Wednesday, June 30, 2010

Two Creative Messages About Mental Illness Premiering at Convention

by Michael J. Fitzpatrick, Executive Director

Documentary filmmaker Dr. Delaney Ruston and Irish singer-songwriter Susan McKeown use their creativity to deliver a powerful message—that mental illness is a universal concern that touches each person uniquely. Ruston’s film about her father’s life, Unlisted, and McKeown’s album, Singing in the Dark, are important to the NAMI community because they spread awareness about conditions like schizophrenia and depression. They also remind us that creativity is required by anyone whose life is touched by mental illness.

For many years, Ruston and her father were estranged. After their reconciliation, she used the filmmaking process as one way to overcome their mutual sense of isolation and to see him differently. For both of them it was a journey. The film premieres on PBS this fall during Mental Illness Awareness Week and will have a special screening at the NAMI Convention this week.

When the Grammy Award-winning musician Susan McKeown began working on Singing in the Dark, an exploration of depression in all its facets, she found few resources for music and depression. “Growing up in Dublin I was conscious of how the Irish were outstanding in global arts and creativity, especially in terms of literature and music,” said McKeown. “But I was also conscious of a huge stigma around the area of mental health and things that people weren't comfortable talking about in their families.” McKeown will perform on Saturday, July 3 at the convention awards dinner and samples of her music are available online.

Both Ruston and McKeown will be at the NAMI Convention this week, but so will many people living with mental illness and their families. These convention guests will share their perspectives at lectures, participate in workshops and sing at open mic night. In each of their actions they will reveal themselves to be creative people, people who find a way over, around or through whatever challenges fall in their path. We look forward to sharing all of these vibrant individuals’ contributions to the NAMI community with our Virtual Convention coverage.

Thursday, June 24, 2010

Labels, Choice and the Response to Stigma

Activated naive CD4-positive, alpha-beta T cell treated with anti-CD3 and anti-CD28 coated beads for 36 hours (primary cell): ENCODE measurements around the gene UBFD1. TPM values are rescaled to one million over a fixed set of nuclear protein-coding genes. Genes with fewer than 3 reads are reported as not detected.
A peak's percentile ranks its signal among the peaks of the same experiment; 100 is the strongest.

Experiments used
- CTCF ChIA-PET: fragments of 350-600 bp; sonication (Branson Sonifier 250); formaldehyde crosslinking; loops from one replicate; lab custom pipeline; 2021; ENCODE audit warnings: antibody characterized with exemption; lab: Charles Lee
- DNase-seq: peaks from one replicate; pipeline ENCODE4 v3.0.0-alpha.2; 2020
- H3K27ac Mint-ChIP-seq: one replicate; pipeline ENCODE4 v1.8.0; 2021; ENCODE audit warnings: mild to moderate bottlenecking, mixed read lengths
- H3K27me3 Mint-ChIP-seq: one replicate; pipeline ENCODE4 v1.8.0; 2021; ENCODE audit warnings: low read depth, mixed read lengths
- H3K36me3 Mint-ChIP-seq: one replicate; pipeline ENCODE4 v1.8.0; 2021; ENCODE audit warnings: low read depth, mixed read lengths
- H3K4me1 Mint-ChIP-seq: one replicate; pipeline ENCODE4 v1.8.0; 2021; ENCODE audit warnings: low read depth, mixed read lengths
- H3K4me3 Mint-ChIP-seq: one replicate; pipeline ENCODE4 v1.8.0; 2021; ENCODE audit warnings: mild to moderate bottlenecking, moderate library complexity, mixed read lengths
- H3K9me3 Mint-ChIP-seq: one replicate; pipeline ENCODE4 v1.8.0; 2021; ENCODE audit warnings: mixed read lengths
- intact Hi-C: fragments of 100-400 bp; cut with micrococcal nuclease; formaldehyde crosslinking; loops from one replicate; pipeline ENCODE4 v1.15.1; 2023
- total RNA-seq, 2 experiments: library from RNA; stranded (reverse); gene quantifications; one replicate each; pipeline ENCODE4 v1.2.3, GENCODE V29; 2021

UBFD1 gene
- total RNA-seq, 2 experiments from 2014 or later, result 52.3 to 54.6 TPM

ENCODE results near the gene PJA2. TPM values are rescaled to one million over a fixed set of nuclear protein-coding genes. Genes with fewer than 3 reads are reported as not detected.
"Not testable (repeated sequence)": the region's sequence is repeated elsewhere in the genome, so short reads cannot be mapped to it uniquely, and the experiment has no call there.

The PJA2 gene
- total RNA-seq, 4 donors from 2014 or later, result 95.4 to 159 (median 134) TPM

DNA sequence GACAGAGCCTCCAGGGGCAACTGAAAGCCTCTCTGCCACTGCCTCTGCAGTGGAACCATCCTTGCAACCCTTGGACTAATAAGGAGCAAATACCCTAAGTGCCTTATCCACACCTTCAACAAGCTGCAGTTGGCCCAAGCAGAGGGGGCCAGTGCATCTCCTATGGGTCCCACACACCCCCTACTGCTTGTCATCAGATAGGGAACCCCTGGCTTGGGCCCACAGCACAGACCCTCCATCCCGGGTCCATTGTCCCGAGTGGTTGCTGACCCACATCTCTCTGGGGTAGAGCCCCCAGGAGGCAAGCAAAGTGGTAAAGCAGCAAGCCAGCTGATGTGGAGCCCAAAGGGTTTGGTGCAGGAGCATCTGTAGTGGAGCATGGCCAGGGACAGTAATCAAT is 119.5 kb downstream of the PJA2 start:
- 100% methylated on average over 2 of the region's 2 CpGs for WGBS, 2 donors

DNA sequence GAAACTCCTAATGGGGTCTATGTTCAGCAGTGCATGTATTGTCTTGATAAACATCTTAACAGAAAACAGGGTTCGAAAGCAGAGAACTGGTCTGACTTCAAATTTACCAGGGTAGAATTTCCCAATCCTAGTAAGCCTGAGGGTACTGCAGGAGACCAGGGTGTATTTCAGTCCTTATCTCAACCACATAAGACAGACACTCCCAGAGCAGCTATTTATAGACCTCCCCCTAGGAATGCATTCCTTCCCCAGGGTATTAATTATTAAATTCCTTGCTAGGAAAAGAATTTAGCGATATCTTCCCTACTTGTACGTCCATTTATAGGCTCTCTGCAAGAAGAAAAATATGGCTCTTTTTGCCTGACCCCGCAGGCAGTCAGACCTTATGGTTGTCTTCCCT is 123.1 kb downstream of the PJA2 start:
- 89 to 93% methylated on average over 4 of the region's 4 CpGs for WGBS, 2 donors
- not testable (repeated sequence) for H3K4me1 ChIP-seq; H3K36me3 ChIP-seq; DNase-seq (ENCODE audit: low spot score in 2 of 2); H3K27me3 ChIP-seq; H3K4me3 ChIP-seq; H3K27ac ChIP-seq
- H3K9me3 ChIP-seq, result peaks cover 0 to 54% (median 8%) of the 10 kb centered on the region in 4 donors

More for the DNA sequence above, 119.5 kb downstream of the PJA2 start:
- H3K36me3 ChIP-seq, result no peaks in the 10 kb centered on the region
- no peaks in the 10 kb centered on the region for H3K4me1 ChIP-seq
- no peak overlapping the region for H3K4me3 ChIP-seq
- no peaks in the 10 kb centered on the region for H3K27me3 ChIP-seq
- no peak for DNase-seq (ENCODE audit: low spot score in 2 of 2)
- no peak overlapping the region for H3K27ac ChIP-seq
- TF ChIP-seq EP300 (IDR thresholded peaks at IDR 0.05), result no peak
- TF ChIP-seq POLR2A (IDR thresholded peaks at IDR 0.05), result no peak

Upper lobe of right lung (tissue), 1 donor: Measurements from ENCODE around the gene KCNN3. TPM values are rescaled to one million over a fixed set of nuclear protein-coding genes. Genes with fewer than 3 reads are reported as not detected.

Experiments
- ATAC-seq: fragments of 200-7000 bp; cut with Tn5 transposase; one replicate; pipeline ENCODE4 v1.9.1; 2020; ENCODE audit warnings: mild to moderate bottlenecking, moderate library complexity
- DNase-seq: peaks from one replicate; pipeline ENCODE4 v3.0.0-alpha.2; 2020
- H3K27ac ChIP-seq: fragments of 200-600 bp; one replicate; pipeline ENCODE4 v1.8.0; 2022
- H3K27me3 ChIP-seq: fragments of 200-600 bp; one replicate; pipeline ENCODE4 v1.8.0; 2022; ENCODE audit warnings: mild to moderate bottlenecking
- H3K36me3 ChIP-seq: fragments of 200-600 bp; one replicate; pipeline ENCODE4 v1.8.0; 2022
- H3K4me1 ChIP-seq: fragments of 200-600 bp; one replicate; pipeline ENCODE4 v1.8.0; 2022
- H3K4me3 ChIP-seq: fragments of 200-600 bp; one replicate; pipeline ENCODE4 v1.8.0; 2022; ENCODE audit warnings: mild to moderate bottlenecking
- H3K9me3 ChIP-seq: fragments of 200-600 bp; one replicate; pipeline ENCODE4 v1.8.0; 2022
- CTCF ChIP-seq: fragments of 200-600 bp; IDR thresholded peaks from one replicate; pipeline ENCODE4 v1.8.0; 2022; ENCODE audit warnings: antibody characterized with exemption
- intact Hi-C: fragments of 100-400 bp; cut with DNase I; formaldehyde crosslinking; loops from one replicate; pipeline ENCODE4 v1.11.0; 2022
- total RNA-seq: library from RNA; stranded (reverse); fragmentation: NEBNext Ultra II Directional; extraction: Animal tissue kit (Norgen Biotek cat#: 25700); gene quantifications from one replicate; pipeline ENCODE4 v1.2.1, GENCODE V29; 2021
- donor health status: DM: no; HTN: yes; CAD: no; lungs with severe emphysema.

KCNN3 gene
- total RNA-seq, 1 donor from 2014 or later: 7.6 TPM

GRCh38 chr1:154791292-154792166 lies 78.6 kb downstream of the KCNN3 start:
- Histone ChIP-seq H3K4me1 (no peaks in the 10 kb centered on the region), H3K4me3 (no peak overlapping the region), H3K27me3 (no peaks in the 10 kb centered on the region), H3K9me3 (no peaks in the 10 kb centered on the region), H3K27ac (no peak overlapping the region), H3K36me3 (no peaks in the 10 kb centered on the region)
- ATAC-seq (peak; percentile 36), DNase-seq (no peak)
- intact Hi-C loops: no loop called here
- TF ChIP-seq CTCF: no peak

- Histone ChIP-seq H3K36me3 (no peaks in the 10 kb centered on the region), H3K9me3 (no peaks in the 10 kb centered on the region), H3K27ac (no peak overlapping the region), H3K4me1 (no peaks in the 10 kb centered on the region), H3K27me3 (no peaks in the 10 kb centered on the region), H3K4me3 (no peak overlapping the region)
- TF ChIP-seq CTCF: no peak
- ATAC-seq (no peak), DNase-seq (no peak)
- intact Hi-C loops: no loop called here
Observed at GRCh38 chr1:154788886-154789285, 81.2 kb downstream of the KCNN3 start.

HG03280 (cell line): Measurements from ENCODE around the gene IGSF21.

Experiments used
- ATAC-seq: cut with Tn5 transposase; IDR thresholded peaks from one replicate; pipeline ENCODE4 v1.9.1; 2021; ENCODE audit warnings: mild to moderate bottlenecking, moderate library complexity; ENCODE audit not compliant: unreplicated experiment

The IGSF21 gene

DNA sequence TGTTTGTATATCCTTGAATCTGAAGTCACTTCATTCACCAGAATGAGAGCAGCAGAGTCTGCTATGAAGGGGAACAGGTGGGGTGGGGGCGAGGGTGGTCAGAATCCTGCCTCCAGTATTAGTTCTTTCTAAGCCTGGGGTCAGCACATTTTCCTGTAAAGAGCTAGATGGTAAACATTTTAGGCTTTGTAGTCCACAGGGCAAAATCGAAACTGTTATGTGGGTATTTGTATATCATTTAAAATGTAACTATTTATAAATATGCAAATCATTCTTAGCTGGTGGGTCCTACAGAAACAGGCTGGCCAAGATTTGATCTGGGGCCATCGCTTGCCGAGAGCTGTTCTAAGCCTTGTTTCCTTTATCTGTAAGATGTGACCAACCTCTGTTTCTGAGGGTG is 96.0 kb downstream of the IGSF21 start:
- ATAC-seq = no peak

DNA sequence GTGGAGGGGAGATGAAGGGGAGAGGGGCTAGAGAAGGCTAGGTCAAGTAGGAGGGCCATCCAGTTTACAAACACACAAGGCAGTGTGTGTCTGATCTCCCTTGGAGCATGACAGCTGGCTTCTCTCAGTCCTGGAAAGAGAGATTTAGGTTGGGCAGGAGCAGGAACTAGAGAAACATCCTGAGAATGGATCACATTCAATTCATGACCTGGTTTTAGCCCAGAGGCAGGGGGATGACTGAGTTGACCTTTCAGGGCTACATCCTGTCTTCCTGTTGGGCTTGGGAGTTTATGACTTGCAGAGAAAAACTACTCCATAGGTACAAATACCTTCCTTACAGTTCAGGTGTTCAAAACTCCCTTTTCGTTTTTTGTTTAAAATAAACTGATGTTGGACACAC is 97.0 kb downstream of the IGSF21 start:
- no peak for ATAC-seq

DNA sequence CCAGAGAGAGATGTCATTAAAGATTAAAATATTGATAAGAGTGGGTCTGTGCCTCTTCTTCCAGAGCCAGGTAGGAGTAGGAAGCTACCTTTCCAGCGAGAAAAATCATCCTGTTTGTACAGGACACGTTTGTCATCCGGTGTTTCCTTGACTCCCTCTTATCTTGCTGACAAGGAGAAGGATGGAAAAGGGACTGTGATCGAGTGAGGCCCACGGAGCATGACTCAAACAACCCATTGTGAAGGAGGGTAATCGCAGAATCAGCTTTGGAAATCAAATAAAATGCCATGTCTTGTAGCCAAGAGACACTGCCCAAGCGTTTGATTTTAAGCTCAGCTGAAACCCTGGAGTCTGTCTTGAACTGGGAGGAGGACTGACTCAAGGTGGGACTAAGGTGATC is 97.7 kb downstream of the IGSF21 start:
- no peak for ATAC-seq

by Michael J. Fitzpatrick, Executive Director

The two smiling women are pictured with their arms around each other. Both are wearing t-shirts, each bearing a single word. Sounds like a pretty innocuous picture, doesn’t it? Add to the image that one of the women’s shirts says “bipolar,” and you have a photograph that causes strong reactions, different reactions, in members of our community.

NAMI has received many impassioned responses to the picture—which depicted actress Glenn Close wearing a “sister” shirt alongside her sister, wearing the shirt listing the bipolar illness she lives with. Whether you are for or against this tactic, Close’s organization, BringChange2Mind would probably count any reaction to their anti-stigma PSA as a success. Their intent is to create dialogue around mental illness by bringing the issue into the public eye. Close described her response to stigma in a Boston Globe interview as "Say it loud, say it again and again until it has lost its power over us. Make the unspeakable speakable."

This “talk therapy” approach is similar to the one advocated by another celebrity-run cause, No Kidding, Me Too. Started by actor Joey Pantoliano, who lives with depression, the organization seeks to address the isolation that can be caused by “the scarlet letter of mental illness.” Dedicated celebrities, especially those who are either living with a condition or have a family member who is affected can be powerful voices for change—who doesn’t remember the contribution that actor Michael J. Fox made to his cause when he chose to come forward as someone living with Parkinson’s Disease?

The key here is in the choice: Fox chose to publicly disclose his condition, just as Glenn Close’s sister chose to don a t-shirt reading “bipolar” and appear in photographs and a public service announcement. Nobody wants to be objectified or forced to “wear” a label that someone else has devised for them. The people in the BringChange2Mind video showed up at Grand Central Station wearing condition-specific shirts because they believed by getting these words right into the middle of society they are effectively taking the “scarlet” out of those letters.

Others have felt as though they or someone they love have been captured in that photo wearing a label someone else stuck around their neck—on a visceral level it feels like stigma to them, a lack of understanding comes from without. In reality, the way you choose to react to stigma—either by disclosing or not disclosing your condition—is personal, just as personal as the experience itself.